Irregular Heartbeat: Normal or Treatable?
Atrial fibrillation is a heart condition where the upper chambers of the heart beat irregularly and often at such a high rate that the heart can’t pump blood effectively. This can cause blood to pool in the chambers and form clots – which may result in a stroke.
Some people may have AFib and will not notice any symptoms. Others may experience dizziness, faintness, shortness of breath or chest pain.
Several factors can increase your risk for atrial fibrillation, including:
If you have any concerns about your heart rhythm or symptoms, be sure to check with your family doctor or a cardiologist.
Diagnosing atrial fibrillation
Your physician or cardiologist may order an electrocardiogram or EKG to track your heart rhythm or an electrophysiology study to map the electrical system of the heart and identify areas that may not be working properly.
What are my treatment options?
At Franciscan Health, our cardiologists create a personalized treatment plan based on your specific causes and factors and monitor how you respond.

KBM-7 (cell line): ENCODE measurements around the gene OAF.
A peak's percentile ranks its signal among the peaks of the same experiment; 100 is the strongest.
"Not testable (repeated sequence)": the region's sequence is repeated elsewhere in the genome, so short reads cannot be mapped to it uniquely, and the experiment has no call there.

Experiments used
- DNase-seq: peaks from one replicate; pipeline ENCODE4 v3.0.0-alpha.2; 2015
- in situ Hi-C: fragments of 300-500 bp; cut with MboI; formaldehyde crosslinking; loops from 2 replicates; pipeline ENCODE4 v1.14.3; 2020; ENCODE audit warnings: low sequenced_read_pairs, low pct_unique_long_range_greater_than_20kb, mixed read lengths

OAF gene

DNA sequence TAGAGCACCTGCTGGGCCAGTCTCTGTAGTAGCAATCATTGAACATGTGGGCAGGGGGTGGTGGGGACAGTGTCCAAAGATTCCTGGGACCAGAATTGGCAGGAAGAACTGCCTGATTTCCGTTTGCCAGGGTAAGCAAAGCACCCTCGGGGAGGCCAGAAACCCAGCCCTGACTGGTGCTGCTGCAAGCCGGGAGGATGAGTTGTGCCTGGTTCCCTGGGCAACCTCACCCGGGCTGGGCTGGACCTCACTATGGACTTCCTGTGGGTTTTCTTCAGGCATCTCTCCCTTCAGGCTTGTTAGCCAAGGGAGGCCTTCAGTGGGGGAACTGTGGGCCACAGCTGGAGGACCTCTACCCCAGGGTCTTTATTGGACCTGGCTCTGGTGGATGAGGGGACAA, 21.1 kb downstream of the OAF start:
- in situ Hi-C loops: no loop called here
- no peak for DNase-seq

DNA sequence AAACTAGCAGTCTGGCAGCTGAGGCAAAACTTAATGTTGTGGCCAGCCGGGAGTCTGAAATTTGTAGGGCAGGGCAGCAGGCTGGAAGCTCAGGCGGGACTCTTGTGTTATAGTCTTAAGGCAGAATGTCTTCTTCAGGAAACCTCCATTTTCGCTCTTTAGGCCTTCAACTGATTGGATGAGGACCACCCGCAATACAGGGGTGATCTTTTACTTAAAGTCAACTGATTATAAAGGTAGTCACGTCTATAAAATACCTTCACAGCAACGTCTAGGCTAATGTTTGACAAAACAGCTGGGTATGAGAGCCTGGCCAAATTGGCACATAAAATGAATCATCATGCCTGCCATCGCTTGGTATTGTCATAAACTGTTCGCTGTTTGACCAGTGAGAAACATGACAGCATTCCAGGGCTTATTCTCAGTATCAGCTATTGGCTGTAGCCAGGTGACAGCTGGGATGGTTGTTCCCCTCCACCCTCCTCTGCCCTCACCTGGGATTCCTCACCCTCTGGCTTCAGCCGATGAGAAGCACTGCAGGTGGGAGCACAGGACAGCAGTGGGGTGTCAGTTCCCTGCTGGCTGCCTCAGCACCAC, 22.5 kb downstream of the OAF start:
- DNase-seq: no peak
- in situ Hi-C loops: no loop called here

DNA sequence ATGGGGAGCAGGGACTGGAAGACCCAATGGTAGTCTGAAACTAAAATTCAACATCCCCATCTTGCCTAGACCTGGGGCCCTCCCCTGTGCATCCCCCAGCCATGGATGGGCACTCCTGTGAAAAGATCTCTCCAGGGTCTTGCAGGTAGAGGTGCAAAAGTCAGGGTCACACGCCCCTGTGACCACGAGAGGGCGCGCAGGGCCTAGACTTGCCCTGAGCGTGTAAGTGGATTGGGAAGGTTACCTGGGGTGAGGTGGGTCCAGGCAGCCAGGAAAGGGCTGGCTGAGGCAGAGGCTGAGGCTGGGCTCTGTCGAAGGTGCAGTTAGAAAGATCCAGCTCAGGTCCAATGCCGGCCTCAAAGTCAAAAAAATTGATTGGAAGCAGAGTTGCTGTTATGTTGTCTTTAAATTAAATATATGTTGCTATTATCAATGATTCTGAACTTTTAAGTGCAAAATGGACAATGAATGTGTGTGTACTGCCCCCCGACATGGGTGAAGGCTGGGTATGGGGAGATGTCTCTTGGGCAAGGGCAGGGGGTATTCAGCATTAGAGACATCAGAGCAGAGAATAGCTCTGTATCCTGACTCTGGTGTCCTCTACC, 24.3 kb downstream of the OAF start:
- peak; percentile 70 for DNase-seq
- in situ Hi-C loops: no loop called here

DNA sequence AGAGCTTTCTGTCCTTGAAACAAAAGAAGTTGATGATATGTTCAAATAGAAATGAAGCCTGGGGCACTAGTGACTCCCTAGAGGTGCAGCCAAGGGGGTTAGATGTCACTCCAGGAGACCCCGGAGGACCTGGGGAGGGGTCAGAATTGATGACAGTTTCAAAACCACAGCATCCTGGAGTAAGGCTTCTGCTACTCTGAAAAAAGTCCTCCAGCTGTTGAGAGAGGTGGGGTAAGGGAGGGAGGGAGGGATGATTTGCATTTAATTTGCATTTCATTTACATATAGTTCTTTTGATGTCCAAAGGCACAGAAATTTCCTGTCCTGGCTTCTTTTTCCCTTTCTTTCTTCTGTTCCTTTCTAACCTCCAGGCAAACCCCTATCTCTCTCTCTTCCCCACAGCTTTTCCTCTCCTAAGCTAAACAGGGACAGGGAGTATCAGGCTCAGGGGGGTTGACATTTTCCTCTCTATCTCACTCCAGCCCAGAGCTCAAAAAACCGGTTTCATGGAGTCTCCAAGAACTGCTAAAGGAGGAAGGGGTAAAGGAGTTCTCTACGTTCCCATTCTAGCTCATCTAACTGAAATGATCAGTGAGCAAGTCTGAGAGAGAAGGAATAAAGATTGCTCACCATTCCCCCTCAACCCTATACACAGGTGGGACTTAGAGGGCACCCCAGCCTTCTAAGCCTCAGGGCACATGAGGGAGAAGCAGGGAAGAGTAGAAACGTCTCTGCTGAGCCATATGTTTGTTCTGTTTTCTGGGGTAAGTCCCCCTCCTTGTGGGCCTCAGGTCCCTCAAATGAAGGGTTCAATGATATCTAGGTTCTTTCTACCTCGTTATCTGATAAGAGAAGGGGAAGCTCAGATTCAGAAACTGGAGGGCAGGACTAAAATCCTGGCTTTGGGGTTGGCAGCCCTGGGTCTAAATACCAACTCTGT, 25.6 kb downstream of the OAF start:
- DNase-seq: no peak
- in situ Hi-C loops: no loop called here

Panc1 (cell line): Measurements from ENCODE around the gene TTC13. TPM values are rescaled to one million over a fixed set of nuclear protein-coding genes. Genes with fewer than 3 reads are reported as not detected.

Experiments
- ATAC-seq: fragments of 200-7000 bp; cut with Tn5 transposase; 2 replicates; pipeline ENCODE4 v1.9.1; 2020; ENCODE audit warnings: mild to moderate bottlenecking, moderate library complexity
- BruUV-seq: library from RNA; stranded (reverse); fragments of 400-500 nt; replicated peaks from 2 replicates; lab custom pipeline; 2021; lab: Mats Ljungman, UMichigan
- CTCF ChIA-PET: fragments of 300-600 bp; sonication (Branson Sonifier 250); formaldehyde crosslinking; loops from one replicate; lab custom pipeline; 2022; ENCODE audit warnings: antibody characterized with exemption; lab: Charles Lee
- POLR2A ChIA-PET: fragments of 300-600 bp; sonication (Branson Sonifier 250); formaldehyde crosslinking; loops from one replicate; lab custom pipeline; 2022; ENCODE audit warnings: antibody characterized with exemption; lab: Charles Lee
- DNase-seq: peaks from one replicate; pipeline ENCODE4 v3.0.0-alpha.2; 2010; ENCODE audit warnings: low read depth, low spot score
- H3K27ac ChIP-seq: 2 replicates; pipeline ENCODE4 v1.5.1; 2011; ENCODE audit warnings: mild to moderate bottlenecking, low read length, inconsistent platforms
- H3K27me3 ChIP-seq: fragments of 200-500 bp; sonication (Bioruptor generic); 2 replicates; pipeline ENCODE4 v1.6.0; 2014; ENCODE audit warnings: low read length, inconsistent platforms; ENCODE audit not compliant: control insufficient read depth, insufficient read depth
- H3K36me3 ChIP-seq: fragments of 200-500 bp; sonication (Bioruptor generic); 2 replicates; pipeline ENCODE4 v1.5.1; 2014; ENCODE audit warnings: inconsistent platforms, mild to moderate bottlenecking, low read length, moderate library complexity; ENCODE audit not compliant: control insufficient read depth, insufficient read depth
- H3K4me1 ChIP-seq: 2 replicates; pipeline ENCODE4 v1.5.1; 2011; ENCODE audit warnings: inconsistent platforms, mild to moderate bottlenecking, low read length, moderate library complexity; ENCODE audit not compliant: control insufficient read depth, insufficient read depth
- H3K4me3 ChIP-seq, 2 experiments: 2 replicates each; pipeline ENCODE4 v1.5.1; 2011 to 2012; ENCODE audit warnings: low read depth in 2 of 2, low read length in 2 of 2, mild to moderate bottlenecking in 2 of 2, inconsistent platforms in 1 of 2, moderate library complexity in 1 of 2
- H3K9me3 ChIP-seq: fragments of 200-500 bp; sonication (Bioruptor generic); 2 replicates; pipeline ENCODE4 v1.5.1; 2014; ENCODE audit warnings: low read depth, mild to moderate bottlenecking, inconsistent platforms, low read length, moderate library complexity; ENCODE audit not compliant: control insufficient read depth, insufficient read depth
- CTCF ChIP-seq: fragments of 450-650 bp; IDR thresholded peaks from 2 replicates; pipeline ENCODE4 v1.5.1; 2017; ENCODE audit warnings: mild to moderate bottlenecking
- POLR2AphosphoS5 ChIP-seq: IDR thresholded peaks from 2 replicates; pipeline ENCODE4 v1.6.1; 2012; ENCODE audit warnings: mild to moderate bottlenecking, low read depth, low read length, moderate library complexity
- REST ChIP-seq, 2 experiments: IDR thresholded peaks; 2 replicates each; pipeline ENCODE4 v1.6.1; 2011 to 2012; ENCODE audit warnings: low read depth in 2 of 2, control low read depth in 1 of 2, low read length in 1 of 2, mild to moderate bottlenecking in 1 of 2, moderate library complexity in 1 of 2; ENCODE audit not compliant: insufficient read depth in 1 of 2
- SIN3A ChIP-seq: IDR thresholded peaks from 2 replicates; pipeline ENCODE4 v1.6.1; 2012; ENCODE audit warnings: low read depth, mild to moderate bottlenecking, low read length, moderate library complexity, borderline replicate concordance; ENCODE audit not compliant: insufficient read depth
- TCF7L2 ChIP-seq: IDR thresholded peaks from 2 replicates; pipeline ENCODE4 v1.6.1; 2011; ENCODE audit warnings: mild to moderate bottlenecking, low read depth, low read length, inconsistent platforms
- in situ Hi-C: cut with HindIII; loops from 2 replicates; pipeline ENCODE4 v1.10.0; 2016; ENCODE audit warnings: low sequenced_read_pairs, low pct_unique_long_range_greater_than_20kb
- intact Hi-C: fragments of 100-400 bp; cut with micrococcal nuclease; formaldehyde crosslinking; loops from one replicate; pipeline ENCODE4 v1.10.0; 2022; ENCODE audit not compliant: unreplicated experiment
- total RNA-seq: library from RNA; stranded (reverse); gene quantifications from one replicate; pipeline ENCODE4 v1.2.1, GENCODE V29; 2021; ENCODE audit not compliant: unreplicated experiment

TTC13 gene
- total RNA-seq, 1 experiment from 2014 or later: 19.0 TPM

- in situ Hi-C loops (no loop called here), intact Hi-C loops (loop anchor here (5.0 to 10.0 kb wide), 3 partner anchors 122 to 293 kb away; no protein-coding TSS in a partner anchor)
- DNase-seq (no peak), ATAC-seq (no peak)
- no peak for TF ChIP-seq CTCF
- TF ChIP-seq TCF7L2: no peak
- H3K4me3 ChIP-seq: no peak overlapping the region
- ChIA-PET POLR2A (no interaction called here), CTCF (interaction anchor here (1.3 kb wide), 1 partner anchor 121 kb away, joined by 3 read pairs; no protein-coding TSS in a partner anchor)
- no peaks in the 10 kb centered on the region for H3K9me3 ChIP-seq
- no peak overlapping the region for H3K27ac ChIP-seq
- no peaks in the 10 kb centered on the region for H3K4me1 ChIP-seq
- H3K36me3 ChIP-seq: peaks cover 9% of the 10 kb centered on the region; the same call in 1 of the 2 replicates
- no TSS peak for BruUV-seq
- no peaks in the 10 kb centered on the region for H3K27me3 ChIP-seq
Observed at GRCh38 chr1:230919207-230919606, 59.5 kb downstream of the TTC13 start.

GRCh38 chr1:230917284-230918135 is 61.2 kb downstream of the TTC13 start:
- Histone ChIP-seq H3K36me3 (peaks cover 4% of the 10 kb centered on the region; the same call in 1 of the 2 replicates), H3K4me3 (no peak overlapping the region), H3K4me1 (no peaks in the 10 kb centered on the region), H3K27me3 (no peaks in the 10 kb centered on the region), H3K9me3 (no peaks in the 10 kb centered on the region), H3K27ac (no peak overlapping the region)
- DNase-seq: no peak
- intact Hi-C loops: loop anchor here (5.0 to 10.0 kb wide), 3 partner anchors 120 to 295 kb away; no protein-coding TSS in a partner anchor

- Prescribed medications, which encompasses beta blockers and anticoagulants (blood thinners)
- Electrical cardioversion uses electrical shock to get the heart back into a normal rhythm. The patient is sedated during the procedure.
- An implantable pacemaker, placed surgically under the skin monitors heart rates and sends electrical impulses to stimulate the heart if it slows too much.
- Catheter ablation places a specially designed catheter, which is guided through the blood vessels toward the heart with an X-ray. When in place the catheter directs heat or energy on the tissue responsible for creating the irregular heartbeat. The treated tissue ceases to conduct the problematic electrical activity, and the surrounding healthy heart tissue is untouched.
- Surgical options include a procedure called Maze or mini-Maze in which the surgeon will cut across the heart tissue responsible for creating the abnormal heart rhythm or use energy wave rhythm to create scars across the tissue to stop it from emitting electrical impulses causing the arrhythmia.